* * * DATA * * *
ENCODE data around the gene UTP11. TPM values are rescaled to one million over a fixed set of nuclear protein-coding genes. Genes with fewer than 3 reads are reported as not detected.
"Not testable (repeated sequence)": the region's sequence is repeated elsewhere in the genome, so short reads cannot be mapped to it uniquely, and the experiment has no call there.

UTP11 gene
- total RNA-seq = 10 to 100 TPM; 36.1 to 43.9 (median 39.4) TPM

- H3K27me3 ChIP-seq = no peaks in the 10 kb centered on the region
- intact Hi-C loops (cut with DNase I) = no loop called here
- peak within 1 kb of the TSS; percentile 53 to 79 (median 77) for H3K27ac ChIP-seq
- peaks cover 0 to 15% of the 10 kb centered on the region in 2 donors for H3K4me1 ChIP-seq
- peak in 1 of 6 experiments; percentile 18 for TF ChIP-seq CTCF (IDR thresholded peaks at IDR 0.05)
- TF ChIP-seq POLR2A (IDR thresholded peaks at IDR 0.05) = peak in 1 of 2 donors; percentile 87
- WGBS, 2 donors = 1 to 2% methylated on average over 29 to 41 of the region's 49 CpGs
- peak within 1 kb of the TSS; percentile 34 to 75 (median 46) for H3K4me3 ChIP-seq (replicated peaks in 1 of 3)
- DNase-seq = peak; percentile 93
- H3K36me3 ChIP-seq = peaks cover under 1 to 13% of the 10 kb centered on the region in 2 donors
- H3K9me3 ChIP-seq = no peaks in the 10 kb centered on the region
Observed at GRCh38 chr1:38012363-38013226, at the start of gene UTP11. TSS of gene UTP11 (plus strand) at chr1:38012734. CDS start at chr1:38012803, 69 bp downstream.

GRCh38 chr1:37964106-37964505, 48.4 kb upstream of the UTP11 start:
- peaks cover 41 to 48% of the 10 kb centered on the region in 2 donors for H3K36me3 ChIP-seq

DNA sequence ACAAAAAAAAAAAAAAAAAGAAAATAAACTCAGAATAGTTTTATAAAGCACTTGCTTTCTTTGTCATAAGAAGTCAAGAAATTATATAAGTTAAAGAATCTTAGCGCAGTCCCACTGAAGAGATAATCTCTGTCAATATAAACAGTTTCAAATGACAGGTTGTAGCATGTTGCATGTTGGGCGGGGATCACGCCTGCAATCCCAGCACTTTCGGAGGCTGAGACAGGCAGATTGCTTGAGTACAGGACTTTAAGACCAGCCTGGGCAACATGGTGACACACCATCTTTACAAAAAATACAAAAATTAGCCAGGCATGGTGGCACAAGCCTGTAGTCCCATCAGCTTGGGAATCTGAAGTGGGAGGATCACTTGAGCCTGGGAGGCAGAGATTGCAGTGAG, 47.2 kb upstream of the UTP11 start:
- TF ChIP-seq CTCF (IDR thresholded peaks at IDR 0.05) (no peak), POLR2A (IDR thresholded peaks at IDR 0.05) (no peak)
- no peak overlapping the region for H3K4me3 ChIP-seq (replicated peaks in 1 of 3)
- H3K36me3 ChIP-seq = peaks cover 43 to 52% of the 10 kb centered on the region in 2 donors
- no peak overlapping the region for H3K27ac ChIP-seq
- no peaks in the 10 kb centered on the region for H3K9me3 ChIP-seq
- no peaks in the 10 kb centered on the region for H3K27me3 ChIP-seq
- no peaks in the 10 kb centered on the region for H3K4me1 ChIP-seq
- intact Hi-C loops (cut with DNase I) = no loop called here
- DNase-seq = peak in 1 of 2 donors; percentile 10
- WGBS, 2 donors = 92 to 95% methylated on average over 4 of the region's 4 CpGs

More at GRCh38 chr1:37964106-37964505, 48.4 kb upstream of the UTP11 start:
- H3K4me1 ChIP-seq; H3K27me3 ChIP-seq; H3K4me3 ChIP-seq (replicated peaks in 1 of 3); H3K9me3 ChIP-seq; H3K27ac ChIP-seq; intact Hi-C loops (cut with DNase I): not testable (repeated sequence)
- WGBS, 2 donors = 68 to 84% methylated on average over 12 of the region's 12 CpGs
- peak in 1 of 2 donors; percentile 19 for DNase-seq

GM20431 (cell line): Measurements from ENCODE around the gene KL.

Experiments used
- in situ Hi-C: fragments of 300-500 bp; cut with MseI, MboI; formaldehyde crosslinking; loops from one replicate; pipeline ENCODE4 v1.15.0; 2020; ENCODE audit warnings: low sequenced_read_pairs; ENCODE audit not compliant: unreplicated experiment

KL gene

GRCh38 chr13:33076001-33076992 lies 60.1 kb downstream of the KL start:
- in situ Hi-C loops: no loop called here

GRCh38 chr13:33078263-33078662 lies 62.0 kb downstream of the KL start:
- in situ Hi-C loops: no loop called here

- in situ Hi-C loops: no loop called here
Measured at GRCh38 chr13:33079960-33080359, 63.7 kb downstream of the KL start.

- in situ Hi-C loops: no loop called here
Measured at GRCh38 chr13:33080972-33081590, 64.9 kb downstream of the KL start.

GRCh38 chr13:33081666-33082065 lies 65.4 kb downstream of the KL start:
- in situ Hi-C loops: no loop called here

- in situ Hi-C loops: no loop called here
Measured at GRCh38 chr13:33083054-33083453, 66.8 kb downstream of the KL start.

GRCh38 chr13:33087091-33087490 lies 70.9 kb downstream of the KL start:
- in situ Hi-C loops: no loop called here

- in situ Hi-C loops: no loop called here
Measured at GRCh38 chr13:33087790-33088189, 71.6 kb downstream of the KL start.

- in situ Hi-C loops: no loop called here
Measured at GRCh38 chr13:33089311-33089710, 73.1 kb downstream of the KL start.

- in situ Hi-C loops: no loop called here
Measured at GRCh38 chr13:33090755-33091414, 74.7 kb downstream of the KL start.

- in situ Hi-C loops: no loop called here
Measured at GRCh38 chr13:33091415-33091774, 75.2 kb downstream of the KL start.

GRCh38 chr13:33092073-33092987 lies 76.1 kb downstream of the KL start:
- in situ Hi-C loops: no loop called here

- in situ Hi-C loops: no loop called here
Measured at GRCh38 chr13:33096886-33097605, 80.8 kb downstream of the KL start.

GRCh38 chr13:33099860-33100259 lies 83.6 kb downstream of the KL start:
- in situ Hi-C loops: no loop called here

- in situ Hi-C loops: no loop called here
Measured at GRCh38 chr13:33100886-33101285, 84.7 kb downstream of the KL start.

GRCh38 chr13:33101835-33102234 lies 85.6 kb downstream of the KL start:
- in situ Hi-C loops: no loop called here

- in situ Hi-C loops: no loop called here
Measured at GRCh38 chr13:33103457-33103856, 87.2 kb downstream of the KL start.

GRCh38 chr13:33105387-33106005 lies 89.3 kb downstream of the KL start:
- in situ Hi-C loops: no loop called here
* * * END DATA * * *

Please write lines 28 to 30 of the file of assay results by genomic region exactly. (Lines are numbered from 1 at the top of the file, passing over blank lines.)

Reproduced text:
- DNase-seq = peak in 1 of 2 donors; percentile 10
- WGBS, 2 donors = 92 to 95% methylated on average over 4 of the region's 4 CpGs

More at GRCh38 chr1:37964106-37964505, 48.4 kb upstream of the UTP11 start: